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Am J Physiol. 1998 Jul;275(1):E132-9. doi: 10.1152/ajpendo.1998.275.1.E132.

Effects of short-term submaximal training in humans on muscle metabolism in exercise.

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1
Department of Medicine, McMaster University Medical Centre, Hamilton, Ontario L8N 3Z5, Canada.

Abstract

Muscle metabolism, including the role of pyruvate dehydrogenase (PDH) in muscle lactate (Lac-) production, was examined during incremental exercise before and after 7 days of submaximal training on a cycle ergometer [2 h daily at 60% peak O2 uptake (VO2 max)]. Subjects were studied at rest and during continuous steady-state cycling at three stages (15 min each): 30, 65, and 75% of the pretraining VO2 max. Blood was sampled from brachial artery and femoral vein, and leg blood flow was measured by thermodilution. Biopsies of the vastus lateralis were obtained at rest and during steady-state exercise at the end of each stage. VO2 max, leg O2 uptake, and the maximum activities of citrate synthase and PDH were not altered by training; muscle glycogen concentration was higher. During rest and cycling at 30% VO2 max, muscle Lac- concentration ([Lac-]) and leg efflux were similar. At 65% VO2 max, muscle [Lac-] was lower (11.9 +/- 3.2 vs. 20.0 +/- 5.8 mmol/kg dry wt) and Lac- efflux was less [-0.22 +/- 0.24 (one leg) vs. 1.42 +/- 0.33 mmol/min] after training. Similarly, at 75% VO2 max, lower muscle [Lac-] (17.2 +/- 4.4 vs. 45.2 +/- 6.6 mmol/kg dry wt) accompanied less release (0.41 +/- 0.53 vs. 1.32 +/- 0.65 mmol/min) after training. PDH in its active form (PDHa) was not different between conditions. Calculated pyruvate production at 75% VO2 max fell by 33%, pyruvate reduction to lactate fell by 59%, and pyruvate oxidation fell by 24% compared with before training. Muscle contents of coenzyme A and phosphocreatine were higher during exercise after training. Lower muscle lactate production after training resulted from improved matching of glycolytic and PDHa fluxes, independently of changes in muscle O2 consumption, and was associated with greater phosphorylation potential.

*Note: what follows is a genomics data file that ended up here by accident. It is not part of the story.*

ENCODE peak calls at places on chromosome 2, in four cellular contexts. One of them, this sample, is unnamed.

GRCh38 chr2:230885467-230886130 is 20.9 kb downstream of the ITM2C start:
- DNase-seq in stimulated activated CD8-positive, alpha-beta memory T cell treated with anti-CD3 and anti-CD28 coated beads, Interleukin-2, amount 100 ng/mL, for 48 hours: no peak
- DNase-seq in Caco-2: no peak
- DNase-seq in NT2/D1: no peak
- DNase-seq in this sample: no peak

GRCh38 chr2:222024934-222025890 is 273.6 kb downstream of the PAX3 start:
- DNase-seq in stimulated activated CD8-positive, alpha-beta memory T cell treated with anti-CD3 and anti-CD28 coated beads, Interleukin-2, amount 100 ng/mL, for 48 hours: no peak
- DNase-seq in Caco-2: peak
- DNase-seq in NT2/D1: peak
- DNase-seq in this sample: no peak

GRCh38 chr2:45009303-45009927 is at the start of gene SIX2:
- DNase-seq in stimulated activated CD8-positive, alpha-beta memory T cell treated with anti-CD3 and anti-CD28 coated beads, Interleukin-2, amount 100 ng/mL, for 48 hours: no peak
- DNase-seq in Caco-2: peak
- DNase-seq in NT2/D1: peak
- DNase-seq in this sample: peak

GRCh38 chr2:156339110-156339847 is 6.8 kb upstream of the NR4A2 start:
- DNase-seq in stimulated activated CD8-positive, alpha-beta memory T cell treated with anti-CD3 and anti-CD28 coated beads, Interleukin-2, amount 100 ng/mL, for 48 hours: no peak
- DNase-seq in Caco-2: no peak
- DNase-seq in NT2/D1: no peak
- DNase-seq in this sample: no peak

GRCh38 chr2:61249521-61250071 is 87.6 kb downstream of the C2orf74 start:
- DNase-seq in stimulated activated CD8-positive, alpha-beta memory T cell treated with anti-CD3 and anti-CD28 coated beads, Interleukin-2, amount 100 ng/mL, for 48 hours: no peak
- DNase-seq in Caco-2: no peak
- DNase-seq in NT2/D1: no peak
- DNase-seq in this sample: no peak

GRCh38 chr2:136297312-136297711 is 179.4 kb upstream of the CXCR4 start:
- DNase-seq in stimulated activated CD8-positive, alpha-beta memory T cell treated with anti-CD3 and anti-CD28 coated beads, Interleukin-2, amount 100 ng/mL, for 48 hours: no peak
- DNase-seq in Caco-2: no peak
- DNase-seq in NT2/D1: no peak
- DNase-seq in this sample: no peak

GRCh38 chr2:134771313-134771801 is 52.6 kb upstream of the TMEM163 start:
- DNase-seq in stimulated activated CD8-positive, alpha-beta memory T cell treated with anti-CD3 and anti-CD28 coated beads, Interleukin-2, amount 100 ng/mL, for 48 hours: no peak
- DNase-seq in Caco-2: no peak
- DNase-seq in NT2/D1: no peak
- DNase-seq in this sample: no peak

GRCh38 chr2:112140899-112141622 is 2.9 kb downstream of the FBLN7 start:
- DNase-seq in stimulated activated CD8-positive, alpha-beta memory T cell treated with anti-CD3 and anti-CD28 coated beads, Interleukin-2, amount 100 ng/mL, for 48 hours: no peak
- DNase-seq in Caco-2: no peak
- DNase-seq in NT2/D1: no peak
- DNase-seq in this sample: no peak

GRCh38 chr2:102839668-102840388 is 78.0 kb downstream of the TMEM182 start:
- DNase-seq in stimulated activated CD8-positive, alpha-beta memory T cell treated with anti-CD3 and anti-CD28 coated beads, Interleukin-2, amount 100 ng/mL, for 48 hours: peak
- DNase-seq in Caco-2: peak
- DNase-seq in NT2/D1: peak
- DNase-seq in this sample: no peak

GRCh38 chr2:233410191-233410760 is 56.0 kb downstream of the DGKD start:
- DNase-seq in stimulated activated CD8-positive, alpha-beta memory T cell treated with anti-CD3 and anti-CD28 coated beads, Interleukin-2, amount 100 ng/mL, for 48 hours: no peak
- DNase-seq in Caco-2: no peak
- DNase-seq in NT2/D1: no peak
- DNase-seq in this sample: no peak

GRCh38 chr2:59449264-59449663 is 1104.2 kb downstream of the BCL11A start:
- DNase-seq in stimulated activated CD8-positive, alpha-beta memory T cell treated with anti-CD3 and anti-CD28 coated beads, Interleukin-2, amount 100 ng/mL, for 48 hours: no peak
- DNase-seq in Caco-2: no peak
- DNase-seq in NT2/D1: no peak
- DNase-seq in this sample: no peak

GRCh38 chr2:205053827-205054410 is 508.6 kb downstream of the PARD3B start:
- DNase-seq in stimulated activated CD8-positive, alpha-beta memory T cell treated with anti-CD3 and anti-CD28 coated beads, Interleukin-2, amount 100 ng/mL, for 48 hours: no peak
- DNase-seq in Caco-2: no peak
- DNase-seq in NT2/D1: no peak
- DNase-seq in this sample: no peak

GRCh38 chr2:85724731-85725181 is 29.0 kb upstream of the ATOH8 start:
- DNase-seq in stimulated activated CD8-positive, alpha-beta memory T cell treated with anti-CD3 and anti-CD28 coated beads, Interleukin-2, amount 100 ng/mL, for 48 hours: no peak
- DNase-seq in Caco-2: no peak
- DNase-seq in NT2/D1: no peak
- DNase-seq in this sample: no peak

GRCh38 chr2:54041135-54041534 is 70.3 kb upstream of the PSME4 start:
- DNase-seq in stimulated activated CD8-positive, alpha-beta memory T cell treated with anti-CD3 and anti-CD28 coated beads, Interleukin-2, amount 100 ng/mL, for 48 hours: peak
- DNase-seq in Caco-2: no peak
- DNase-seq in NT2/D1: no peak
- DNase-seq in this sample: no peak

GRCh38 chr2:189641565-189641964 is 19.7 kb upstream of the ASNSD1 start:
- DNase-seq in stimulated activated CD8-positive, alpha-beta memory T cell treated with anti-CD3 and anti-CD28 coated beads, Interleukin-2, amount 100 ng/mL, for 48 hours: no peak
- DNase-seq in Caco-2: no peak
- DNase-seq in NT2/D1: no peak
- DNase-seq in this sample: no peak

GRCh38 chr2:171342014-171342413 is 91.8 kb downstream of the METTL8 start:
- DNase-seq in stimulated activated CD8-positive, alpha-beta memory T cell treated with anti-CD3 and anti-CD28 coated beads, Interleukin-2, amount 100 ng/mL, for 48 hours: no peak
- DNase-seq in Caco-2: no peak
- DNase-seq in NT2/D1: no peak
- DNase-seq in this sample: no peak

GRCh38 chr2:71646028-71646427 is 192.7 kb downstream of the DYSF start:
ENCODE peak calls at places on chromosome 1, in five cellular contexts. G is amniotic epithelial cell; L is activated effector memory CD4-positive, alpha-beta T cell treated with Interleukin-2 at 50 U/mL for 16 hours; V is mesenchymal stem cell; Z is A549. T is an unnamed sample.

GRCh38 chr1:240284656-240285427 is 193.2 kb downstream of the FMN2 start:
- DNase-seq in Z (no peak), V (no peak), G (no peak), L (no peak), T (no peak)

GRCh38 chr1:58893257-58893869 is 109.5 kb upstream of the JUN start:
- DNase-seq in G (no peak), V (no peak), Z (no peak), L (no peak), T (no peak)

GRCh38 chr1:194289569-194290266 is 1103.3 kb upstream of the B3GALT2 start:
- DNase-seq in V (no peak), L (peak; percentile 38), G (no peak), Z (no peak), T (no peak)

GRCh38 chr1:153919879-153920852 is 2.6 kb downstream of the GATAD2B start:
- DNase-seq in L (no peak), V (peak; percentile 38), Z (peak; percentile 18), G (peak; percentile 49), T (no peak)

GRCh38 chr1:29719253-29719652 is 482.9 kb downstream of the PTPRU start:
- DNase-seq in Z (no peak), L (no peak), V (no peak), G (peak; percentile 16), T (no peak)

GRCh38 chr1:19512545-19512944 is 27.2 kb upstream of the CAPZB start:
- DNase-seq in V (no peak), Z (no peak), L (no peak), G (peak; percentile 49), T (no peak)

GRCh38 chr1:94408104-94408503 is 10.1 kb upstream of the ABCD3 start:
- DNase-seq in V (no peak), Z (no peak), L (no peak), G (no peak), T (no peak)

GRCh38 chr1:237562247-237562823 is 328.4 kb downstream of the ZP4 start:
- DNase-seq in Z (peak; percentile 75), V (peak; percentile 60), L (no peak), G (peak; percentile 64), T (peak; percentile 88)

[Indexed for MEDLINE]

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